Interaction of the Autonomic Divisions

Autonomic Interactions

As mentioned in other posts, the majority of the body’s visceral organs are innervated by both divisions of the Autonomic nervous system.

We have referred to this concept as dual innervation. At any given time, both divisions are likely stimulating the target organ. That said, usually one of the divisions is stimulating the target organ at a greater rate, and therefore exerts a greater effect.

Antagonistic Interactions

It is easy to see this concept in action when we look at two different extremes that would stimulate one of the ANS divisions. If, for instance, you are attacked by a mugger then your sympathetic division would likely stimulate its target organs at a far greater rate than the parasympathetic division. We would then expect to see the effects of this stimulation to appear in the sympathetic target organs. HR would increase, BP would increase, respiratory rate would increase, bronchiole smooth muscle relaxation would occur, and GI motility would slow.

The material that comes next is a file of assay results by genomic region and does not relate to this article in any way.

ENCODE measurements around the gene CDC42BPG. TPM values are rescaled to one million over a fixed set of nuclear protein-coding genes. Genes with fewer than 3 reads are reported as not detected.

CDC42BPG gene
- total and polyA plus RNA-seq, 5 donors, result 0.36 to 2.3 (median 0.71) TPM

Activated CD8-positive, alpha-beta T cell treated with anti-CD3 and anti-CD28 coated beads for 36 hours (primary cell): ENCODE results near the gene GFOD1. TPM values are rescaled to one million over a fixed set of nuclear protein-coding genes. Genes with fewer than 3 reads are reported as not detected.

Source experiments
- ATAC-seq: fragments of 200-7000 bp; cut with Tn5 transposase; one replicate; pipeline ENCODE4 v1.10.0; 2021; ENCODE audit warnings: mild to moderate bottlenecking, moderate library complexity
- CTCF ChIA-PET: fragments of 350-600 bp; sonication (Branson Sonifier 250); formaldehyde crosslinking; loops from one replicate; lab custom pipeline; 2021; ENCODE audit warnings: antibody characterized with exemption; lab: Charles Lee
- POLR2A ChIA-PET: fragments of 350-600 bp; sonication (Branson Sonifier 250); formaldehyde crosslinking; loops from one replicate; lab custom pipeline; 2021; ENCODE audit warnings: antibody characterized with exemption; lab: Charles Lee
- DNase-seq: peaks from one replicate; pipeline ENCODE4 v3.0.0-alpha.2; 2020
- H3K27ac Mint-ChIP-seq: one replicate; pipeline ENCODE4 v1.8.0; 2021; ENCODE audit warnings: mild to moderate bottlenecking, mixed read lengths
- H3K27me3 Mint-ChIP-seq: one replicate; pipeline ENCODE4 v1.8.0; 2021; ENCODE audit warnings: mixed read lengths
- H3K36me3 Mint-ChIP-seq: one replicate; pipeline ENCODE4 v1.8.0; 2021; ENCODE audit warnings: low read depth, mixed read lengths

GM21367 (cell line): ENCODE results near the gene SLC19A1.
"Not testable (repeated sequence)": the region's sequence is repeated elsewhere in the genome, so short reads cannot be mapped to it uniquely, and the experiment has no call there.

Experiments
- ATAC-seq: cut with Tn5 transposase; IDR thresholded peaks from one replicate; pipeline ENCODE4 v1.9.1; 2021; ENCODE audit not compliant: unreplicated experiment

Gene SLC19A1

We would expect a very different response when we are sitting down to relax and eat a meal. HR would slow, BP would decrease, respiratory rate would decrease, GI motility would increase, salivary production would increase, Pupils would constrict, etc. This very different response is due to the parasympathetic dominance that occurs during this very different situation.

The situations described above are beautiful examples of the antagonistic interaction between the two divisions of the autonomic nervous system. There are however certain target tissues that are said to demonstrate parasympathetic or sympathetic tone.

Parasympathetic and Sympathetic Tone

These terms describe tissues that are innervated by one division to a much greater extent than by the other. The vascular system is said to demonstrate sympathetic tone. Arteries constrict in response to increased sympathetic stimulation, and relax in response to decreased sympathetic stimulation (or vice versa based on receptor type). This is an example of how a tissue can be controlled primarily by only one division of the ANS. The heart for example, is said to demonstrate parasympathetic tone. Although the heart is innervated by both divisions, the parasympathetic division tends to dominate most of the time.


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